Minggu, 16 Oktober 2011

NHL 'sideshows' getting old

Sunday, October 16, 2011

Arron Asham after his fight with Jay Beagle on Thursday.

Had to wonder what Mario Lemieux was thinking the other night at Consol Energy Center when his beloved sport morphed into studio wrestling.

I'm not referring only to Arron Asham's antics, for which Asham immediately and sincerely apologized. I'm talking about the whole sickening scene. One that repeats itself at NHL arenas across North America whenever a fight breaks out.

What was the word Lemieux used in his scathing letter to the NHL after the Islanders ambushed his Penguins in a flurry of gutless cheap shots last season?

Oh, yes. Sideshow.

Exact wording: "It was painful to watch the game I love turn into a sideshow like that."

Fast forward to Thursday night, Penguins-Capitals, five minutes into the third period of a competitive and reasonably entertaining game.

What transpired next said a lot about hockey's warped culture -- a culture into which Sidney Crosby soon will be reimmersed.

Capitals forward Jay Beagle and Penguins defenseman Kris Letang engaged in a garden-variety scrum along the boards. Letang bumped Beagle, who responded like a puppy, pawing at Letang's face. Letang's helmet popped off. The two skated their separate ways.

No big deal.

Only it was.

Acting upon hockey's sacred "code" -- which is about as decipherable as "The Da Vinci Code" -- Asham went to warn the wayward puppy.

Stop messing with our best players.

Think about that for a second. Did Letang really need somebody to tell a rookie named Jay Beagle to leave him alone?

It got sillier. Asham says Beagle's response was to challenge him to a fight (by the flag pole after school, no doubt). Capitals winger Matt Hendricks says it was the other way around, though he credited Asham for abiding by the code. Which I guess calls for politely asking your opponent if he'd like to, you know, if it's not too much trouble, drop his gloves before you attempt to crack his skull like an eggshell.

"My understanding is (Asham) asked Jay in the way the fights are started," Hendricks told The Washington Post. "Jay obliged, and they scrapped."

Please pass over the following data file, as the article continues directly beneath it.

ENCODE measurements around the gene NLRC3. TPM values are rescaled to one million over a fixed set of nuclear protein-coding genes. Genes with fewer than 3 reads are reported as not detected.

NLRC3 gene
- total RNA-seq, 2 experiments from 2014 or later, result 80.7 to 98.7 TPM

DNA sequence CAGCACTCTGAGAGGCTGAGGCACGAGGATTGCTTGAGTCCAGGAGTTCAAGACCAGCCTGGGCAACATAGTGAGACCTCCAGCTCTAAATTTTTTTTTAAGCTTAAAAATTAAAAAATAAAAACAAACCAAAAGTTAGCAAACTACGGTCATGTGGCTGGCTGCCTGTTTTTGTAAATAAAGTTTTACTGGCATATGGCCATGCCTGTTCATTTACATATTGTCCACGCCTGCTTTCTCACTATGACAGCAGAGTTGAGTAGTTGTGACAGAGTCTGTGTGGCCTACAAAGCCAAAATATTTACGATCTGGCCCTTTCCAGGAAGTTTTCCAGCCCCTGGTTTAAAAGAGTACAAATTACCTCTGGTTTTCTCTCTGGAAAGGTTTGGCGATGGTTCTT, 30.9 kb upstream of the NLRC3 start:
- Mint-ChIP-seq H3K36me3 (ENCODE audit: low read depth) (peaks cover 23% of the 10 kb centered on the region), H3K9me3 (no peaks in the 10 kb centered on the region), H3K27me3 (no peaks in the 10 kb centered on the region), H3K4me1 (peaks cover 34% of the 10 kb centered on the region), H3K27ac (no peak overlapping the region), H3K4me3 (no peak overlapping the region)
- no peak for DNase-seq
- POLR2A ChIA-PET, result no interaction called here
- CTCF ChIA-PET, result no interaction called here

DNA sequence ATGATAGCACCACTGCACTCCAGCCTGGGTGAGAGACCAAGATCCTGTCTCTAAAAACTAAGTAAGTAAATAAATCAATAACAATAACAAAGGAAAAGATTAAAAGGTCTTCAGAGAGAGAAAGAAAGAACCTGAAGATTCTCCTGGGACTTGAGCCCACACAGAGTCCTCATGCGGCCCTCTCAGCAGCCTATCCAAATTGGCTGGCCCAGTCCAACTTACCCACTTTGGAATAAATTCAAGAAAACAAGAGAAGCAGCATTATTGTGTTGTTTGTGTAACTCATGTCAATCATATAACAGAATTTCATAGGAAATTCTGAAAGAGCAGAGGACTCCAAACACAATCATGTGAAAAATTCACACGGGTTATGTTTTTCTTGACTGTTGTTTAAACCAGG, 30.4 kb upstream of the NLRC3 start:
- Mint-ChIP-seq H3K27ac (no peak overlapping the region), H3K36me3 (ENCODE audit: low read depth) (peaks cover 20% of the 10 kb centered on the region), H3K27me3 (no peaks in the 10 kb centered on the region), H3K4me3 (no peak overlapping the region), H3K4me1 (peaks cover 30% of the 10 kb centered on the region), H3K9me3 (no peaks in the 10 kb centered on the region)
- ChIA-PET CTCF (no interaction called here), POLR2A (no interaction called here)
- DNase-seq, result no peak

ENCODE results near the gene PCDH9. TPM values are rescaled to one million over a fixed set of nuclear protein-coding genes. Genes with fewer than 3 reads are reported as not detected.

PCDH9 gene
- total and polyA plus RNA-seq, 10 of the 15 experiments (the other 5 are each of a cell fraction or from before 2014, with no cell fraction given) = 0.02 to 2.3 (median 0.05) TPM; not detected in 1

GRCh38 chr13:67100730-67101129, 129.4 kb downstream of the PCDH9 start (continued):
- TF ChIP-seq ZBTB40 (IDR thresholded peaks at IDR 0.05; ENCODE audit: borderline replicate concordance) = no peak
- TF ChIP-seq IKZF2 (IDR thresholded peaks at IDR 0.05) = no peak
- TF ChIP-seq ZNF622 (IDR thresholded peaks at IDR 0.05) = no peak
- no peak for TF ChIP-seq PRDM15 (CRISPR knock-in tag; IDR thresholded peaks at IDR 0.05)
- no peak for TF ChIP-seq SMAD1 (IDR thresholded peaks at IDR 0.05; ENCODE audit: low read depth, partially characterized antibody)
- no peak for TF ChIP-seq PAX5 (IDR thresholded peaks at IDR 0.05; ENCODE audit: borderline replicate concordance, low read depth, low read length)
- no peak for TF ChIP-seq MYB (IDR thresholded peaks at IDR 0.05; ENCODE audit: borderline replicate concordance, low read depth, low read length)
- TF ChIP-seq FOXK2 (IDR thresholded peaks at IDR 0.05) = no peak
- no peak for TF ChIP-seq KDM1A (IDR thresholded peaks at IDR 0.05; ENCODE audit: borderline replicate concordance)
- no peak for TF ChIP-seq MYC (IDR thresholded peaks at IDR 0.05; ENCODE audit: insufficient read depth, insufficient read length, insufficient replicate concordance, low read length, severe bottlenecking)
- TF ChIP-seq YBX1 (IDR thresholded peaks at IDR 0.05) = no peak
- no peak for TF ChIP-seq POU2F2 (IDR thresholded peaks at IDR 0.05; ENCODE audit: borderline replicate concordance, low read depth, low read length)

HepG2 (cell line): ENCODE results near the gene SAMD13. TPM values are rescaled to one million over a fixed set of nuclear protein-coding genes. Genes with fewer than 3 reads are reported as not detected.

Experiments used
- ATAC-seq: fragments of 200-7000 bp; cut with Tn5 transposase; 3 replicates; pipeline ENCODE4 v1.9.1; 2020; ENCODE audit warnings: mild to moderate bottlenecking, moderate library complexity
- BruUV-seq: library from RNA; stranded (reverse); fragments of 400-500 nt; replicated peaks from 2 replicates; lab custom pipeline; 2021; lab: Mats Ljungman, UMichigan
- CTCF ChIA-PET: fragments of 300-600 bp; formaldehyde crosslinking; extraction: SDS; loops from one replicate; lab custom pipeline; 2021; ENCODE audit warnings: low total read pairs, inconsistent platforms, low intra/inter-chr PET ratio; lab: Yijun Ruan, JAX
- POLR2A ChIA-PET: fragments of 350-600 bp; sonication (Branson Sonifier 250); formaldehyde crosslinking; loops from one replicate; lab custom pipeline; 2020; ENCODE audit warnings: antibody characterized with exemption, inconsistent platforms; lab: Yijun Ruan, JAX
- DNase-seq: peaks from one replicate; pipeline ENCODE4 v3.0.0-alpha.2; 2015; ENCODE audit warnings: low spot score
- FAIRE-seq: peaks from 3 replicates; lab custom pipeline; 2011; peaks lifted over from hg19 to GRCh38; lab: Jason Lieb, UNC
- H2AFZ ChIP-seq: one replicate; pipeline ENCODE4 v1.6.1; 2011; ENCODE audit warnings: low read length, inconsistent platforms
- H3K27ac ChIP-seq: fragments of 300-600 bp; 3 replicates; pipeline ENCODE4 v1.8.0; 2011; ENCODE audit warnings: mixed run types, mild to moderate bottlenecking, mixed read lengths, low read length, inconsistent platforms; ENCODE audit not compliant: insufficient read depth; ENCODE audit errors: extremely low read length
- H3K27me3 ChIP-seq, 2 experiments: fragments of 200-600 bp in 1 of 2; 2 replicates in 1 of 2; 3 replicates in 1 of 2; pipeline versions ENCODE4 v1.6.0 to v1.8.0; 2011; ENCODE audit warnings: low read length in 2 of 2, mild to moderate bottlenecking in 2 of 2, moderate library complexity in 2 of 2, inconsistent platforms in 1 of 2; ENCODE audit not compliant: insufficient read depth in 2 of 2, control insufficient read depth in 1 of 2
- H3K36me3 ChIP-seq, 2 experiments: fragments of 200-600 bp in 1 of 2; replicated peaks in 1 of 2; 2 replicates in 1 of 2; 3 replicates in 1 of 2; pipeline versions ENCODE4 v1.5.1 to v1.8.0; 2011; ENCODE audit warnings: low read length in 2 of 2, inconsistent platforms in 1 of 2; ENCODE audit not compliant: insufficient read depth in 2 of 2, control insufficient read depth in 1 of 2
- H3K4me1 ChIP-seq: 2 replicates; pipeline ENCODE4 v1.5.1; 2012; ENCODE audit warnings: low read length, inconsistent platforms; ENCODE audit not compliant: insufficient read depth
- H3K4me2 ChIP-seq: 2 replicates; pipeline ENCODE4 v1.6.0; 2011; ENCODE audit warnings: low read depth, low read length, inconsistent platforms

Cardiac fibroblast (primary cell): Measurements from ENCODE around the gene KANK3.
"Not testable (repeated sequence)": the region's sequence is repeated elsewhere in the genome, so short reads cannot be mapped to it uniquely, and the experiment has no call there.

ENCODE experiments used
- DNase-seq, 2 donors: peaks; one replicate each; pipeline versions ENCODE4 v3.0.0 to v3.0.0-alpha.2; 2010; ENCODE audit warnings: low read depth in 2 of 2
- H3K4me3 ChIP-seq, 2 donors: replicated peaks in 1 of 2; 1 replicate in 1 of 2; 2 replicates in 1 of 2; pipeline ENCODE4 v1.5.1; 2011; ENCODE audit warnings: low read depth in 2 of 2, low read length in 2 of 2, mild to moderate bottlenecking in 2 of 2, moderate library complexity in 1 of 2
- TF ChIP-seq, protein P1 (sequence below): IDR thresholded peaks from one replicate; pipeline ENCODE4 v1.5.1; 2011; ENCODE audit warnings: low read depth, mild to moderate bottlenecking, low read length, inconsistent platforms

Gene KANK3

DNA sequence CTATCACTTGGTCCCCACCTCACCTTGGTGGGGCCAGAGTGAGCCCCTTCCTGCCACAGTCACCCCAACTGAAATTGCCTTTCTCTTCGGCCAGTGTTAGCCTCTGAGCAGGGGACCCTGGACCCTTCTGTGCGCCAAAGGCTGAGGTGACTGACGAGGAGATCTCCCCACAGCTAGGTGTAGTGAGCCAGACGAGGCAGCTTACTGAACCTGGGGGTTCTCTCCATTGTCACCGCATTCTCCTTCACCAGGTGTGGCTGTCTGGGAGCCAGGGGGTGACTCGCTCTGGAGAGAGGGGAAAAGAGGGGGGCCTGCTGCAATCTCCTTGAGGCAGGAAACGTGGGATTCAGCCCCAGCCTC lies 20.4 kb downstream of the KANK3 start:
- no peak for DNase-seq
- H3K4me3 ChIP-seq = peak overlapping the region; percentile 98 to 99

That almost sounds civilized.

This doesn't: More than 18,000 people rose in giddy anticipation as the combatants circled. Beagle kept his plastic-shielded helmet on (code violation) but was no match for Asham, who dropped him with a thunderous right to the jaw.

The crowd exploded in delight.

Is this what it felt like inside the Roman Colosseum watching wild beasts tear apart a condemned man?

It was at once exhilarating and nauseating. The exhilaration quickly subsided. Beagle appeared to be out cold before he hit the ice. Asham, acting civilly in the midst of the assault, held Beagle's jersey to soften his face-first fall.

One of these days, somebody will die in an NHL fight. Will people be standing and cheering as it happens?

Having safely deposited Beagle as road kill, Asham skated away and made two gestures he would later describe, quite accurately, as "classless." He was apparently mimicking pro wrestler CM Punk's "Go to Sleep" act.

As if on cue, the Twitter site of WWE Universe -- more than 300,000 followers strong -- tweeted video of the fight accompanied by the following line: "Did this hockey player just tell his opponent to 'go to sleep?' "

Yes. Yes he did. And the site was kind enough to include @CMPunk on the tweet.

To recap the scene: Thousands of adults -- all of them followers of a franchise leading the movement to eliminate head hits -- cheered maniacally as a 25-year-old athlete lay motionless and bleeding because he'd just been punched in the face during a league-sanctioned fight.

It's a 'Rocky' Night in Pittsburgh!

Oh, well, at least both teams followed code by tapping their sticks on the boards as medical personnel helped Beagle off the ice.

Nobody made sense afterward, of course, because the code turns them all into hypocrites. Alex Ovechkin had the nerve to call out Asham for fighting a rookie.

"Not respectful," Ovechkin said.

That's rich, considering Ovechkin has nearly maimed multiple players with reckless hits.

At least Beagle saw it coming. This was not the same as the Islanders' actions last season, when they attacked unsuspecting Penguins players. But it wasn't exactly an advertisement for the sport, either.

Whether it's one enforcer (code for "can't play but sure can box") engaging another in an arranged scrap or a veteran tough guy pounding a puppy, fighting is nothing but a slaughterous sideshow.

And it's painful to watch the game I love turn into that.

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